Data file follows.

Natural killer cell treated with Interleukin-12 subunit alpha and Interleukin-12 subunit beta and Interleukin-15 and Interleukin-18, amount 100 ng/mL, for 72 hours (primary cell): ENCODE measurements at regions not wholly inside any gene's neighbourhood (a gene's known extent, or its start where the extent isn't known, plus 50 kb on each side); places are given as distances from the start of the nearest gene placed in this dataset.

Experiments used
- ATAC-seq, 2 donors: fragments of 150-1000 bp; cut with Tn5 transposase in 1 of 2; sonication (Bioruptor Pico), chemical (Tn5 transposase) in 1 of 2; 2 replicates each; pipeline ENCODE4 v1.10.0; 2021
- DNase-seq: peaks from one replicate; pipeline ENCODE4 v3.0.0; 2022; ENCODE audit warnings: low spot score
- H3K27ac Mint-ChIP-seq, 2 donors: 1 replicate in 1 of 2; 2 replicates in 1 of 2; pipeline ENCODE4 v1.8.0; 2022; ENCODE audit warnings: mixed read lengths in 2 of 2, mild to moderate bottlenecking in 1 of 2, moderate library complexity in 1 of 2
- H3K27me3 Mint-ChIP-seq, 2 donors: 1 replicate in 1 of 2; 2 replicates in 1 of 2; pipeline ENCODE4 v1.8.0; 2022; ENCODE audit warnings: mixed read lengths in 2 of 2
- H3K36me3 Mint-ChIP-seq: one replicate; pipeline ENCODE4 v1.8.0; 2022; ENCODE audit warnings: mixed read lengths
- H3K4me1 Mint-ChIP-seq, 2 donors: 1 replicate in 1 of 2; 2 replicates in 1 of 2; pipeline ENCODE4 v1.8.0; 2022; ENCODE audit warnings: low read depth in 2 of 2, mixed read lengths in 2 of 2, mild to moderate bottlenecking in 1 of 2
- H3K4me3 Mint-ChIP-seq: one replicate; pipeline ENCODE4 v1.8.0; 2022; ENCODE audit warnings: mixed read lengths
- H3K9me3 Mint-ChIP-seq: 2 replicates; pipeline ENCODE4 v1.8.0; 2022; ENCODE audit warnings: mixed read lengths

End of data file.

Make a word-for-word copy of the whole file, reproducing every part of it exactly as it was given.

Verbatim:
Natural killer cell treated with Interleukin-12 subunit alpha and Interleukin-12 subunit beta and Interleukin-15 and Interleukin-18, amount 100 ng/mL, for 72 hours (primary cell): ENCODE measurements at regions not wholly inside any gene's neighbourhood (a gene's known extent, or its start where the extent isn't known, plus 50 kb on each side); places are given as distances from the start of the nearest gene placed in this dataset.

Experiments used
- ATAC-seq, 2 donors: fragments of 150-1000 bp; cut with Tn5 transposase in 1 of 2; sonication (Bioruptor Pico), chemical (Tn5 transposase) in 1 of 2; 2 replicates each; pipeline ENCODE4 v1.10.0; 2021
- DNase-seq: peaks from one replicate; pipeline ENCODE4 v3.0.0; 2022; ENCODE audit warnings: low spot score
- H3K27ac Mint-ChIP-seq, 2 donors: 1 replicate in 1 of 2; 2 replicates in 1 of 2; pipeline ENCODE4 v1.8.0; 2022; ENCODE audit warnings: mixed read lengths in 2 of 2, mild to moderate bottlenecking in 1 of 2, moderate library complexity in 1 of 2
- H3K27me3 Mint-ChIP-seq, 2 donors: 1 replicate in 1 of 2; 2 replicates in 1 of 2; pipeline ENCODE4 v1.8.0; 2022; ENCODE audit warnings: mixed read lengths in 2 of 2
- H3K36me3 Mint-ChIP-seq: one replicate; pipeline ENCODE4 v1.8.0; 2022; ENCODE audit warnings: mixed read lengths
- H3K4me1 Mint-ChIP-seq, 2 donors: 1 replicate in 1 of 2; 2 replicates in 1 of 2; pipeline ENCODE4 v1.8.0; 2022; ENCODE audit warnings: low read depth in 2 of 2, mixed read lengths in 2 of 2, mild to moderate bottlenecking in 1 of 2
- H3K4me3 Mint-ChIP-seq: one replicate; pipeline ENCODE4 v1.8.0; 2022; ENCODE audit warnings: mixed read lengths
- H3K9me3 Mint-ChIP-seq: 2 replicates; pipeline ENCODE4 v1.8.0; 2022; ENCODE audit warnings: mixed read lengths